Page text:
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If you’re a homeowner, choosing a new HVAC system or arranging an HVAC repair can seem overwhelming. With so many HVAC acronyms to work through, it’s easy to get confused! With this handy guide, you can cut through the jargon and find out exactly what the most popular HVAC acronyms mean:
The EER of an HVAC device tells you how efficiently it uses energy. It’s one of the most commonly used HVAC acronyms, so it’s useful to know what it refers to. Technically, an EER is based on the ratio of output cooling energy to input electrical energy at a specific operating point. For consumers, however, the EEC provides an easy way to determine how energy-efficient a particular HVAC system or setup is.
The EER of a device tells you how many British Thermal Units (BTUs) an HVAC system generates per watt of electricity. An EER rating of 12 signifies that a device generates 12 BTUs of cooling effect per 1W of electricity. Furthermore, an HVAC device with an EER of 12 is more energy-efficient than a device with an EER of 7, for example.
A Seasonal Energy Efficiency Ratio, or SEER, is similar to an EER but refers to the cooling capacity of an HVAC device. As such, the SEER is concerned with a device’s cooling capacity and how efficiently it uses energy during a typical cooling season, rather than year-round.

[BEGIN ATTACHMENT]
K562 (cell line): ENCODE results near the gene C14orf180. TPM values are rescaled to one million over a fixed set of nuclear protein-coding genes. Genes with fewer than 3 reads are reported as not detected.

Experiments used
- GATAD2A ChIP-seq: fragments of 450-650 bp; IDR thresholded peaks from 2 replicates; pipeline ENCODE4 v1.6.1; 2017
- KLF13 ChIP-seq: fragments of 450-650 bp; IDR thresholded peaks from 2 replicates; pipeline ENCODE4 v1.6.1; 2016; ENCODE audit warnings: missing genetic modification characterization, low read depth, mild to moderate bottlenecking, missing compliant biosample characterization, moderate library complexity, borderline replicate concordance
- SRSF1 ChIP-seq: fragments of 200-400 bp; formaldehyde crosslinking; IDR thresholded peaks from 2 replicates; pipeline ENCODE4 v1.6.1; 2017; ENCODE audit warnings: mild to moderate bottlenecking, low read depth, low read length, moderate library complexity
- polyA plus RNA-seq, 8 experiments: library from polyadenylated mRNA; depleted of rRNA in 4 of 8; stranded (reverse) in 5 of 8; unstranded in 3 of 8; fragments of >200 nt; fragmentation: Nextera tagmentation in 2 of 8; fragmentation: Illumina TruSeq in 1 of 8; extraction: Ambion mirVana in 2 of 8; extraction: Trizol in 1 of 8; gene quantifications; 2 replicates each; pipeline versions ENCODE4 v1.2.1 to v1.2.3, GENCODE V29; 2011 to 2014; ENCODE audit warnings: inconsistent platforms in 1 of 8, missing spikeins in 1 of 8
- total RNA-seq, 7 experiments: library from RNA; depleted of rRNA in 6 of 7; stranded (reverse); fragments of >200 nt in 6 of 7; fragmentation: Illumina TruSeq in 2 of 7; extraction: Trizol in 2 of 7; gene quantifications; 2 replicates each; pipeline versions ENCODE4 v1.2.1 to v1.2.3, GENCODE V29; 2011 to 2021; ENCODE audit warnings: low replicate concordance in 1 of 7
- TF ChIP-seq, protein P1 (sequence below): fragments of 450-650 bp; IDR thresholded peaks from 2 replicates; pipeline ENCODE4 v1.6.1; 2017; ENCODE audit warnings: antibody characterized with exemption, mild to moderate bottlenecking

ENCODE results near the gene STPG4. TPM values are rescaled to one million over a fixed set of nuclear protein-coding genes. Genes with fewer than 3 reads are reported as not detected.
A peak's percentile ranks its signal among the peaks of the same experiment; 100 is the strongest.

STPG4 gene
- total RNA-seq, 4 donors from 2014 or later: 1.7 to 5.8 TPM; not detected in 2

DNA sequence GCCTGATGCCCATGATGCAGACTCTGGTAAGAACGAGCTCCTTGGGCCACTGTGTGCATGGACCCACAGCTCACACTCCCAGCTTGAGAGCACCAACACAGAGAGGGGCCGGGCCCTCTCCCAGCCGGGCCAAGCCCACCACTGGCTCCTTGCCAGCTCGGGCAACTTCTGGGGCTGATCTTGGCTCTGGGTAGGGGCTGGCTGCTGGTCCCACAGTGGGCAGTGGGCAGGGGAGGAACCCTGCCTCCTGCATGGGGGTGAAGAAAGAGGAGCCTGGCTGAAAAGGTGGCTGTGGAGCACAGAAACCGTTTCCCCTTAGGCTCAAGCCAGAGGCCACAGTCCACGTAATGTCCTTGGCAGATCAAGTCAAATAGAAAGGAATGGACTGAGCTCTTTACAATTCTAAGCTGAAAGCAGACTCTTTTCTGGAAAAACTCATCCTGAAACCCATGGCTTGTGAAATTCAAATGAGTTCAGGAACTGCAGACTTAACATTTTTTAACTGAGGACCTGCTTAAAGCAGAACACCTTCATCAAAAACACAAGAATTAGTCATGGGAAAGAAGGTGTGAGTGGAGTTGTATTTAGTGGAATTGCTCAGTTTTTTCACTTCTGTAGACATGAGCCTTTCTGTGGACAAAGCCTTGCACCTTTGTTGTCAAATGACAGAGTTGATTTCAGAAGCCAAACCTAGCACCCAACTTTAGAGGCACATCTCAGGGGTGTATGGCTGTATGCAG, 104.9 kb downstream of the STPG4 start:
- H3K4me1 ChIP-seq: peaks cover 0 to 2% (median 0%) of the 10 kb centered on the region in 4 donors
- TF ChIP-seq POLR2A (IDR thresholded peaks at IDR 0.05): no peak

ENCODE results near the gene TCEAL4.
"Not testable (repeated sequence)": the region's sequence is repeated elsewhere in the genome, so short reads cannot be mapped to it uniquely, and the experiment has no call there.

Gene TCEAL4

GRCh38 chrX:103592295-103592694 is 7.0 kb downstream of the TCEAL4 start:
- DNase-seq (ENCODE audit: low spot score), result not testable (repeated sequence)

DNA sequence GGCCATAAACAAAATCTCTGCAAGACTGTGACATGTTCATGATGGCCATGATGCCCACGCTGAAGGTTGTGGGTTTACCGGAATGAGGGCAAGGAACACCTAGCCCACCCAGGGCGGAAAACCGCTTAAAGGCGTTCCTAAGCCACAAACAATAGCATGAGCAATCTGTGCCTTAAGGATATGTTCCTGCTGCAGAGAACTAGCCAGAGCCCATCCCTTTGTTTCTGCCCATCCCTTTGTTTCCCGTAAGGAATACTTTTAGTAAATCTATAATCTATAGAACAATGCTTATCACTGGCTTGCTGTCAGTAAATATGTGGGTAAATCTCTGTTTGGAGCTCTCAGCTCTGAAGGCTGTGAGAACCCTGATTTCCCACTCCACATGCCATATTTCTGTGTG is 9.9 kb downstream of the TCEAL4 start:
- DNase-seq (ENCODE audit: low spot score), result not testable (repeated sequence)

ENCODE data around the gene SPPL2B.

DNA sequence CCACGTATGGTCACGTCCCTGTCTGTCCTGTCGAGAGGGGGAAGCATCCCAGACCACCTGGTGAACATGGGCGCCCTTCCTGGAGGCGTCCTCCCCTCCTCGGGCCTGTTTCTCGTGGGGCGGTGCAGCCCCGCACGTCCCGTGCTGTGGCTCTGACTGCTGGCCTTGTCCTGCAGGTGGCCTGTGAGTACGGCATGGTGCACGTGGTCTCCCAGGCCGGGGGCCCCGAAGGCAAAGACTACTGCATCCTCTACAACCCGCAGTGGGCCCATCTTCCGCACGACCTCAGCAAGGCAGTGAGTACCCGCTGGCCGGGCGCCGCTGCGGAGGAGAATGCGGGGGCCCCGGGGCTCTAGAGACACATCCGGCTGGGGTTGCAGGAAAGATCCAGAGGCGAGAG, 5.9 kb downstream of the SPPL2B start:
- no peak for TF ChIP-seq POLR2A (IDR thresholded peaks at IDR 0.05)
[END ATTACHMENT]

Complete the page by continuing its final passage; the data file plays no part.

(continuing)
The Home Energy Rating System Program is designed to test the energy performance of residential properties. In relation to HVAC systems, the HERS program is primarily concerned with air leakages, which reduce the energy performance of a home.
The average HERS Index score is 100 for new-build properties and 130 for homes that have been lived in. A score lower than 100 or 130 (depending on the type of property) indicates that the home is performing better than average.
MERV ratings apply to air filters, which are routinely used in HVAC systems. It’s an easy way to determine how effective a particular filter, as a higher MERV rating indicates that a filter is more capable of removing contaminants from the air.
Filters in home HVAC systems typically have a MERV rating of 3-8, although you will find higher-rated filters are available. It’s worth noting, however, that, the higher the MERV rating is, the more the filter can reduce airflow speeds. If you’re looking for a filter to remove pollen, for example, a MERV rating of 6-8 should fit your needs, without excessively reducing airflow speeds.
An HSPF rating is the equivalent of the SEER for heat pumps. The HSPF number of an HVAC device tells you how efficiently a pump uses energy to create heat in BTUs. Generally, the higher an HSPF number is, the more energy-efficient a heat pump is.
Choosing the Right HVAC System
Although these ratings and indexes can help you to select an appropriate HVAC system for your property, there are other factors to take into consideration. While knowing what HVAC acronyms mean helps you to select the right system for your home, it’s always useful to access professional advice too. To learn more, contact Bear A/C and Heating today.